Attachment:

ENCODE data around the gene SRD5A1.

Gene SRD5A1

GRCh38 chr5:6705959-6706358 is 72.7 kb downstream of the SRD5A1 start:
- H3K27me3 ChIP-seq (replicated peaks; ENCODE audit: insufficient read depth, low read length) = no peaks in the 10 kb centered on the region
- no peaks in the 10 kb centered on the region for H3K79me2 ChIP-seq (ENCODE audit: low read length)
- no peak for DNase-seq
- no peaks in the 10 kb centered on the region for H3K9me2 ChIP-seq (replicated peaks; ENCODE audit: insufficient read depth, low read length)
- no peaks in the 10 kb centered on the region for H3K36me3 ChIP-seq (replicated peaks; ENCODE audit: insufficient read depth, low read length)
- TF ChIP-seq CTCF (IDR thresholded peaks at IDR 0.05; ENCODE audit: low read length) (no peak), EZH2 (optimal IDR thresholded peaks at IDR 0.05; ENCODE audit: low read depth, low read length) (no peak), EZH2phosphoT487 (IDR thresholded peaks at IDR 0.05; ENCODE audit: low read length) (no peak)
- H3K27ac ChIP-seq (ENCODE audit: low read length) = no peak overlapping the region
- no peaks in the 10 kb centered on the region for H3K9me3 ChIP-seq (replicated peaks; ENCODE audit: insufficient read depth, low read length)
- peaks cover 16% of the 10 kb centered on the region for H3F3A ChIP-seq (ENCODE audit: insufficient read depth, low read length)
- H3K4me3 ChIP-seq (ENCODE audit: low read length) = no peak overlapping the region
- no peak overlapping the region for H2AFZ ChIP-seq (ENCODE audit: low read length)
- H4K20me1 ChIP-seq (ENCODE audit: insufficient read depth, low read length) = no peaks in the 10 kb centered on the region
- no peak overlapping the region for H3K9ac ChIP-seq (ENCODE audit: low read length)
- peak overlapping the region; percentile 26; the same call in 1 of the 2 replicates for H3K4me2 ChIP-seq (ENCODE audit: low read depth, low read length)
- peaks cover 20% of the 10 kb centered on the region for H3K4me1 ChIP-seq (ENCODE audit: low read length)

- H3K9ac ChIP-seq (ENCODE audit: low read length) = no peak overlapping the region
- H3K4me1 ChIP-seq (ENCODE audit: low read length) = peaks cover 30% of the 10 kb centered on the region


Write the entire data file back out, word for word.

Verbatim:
ENCODE data around the gene SRD5A1.

Gene SRD5A1

GRCh38 chr5:6705959-6706358 is 72.7 kb downstream of the SRD5A1 start:
- H3K27me3 ChIP-seq (replicated peaks; ENCODE audit: insufficient read depth, low read length) = no peaks in the 10 kb centered on the region
- no peaks in the 10 kb centered on the region for H3K79me2 ChIP-seq (ENCODE audit: low read length)
- no peak for DNase-seq
- no peaks in the 10 kb centered on the region for H3K9me2 ChIP-seq (replicated peaks; ENCODE audit: insufficient read depth, low read length)
- no peaks in the 10 kb centered on the region for H3K36me3 ChIP-seq (replicated peaks; ENCODE audit: insufficient read depth, low read length)
- TF ChIP-seq CTCF (IDR thresholded peaks at IDR 0.05; ENCODE audit: low read length) (no peak), EZH2 (optimal IDR thresholded peaks at IDR 0.05; ENCODE audit: low read depth, low read length) (no peak), EZH2phosphoT487 (IDR thresholded peaks at IDR 0.05; ENCODE audit: low read length) (no peak)
- H3K27ac ChIP-seq (ENCODE audit: low read length) = no peak overlapping the region
- no peaks in the 10 kb centered on the region for H3K9me3 ChIP-seq (replicated peaks; ENCODE audit: insufficient read depth, low read length)
- peaks cover 16% of the 10 kb centered on the region for H3F3A ChIP-seq (ENCODE audit: insufficient read depth, low read length)
- H3K4me3 ChIP-seq (ENCODE audit: low read length) = no peak overlapping the region
- no peak overlapping the region for H2AFZ ChIP-seq (ENCODE audit: low read length)
- H4K20me1 ChIP-seq (ENCODE audit: insufficient read depth, low read length) = no peaks in the 10 kb centered on the region
- no peak overlapping the region for H3K9ac ChIP-seq (ENCODE audit: low read length)
- peak overlapping the region; percentile 26; the same call in 1 of the 2 replicates for H3K4me2 ChIP-seq (ENCODE audit: low read depth, low read length)
- peaks cover 20% of the 10 kb centered on the region for H3K4me1 ChIP-seq (ENCODE audit: low read length)

- H3K9ac ChIP-seq (ENCODE audit: low read length) = no peak overlapping the region
- H3K4me1 ChIP-seq (ENCODE audit: low read length) = peaks cover 30% of the 10 kb centered on the region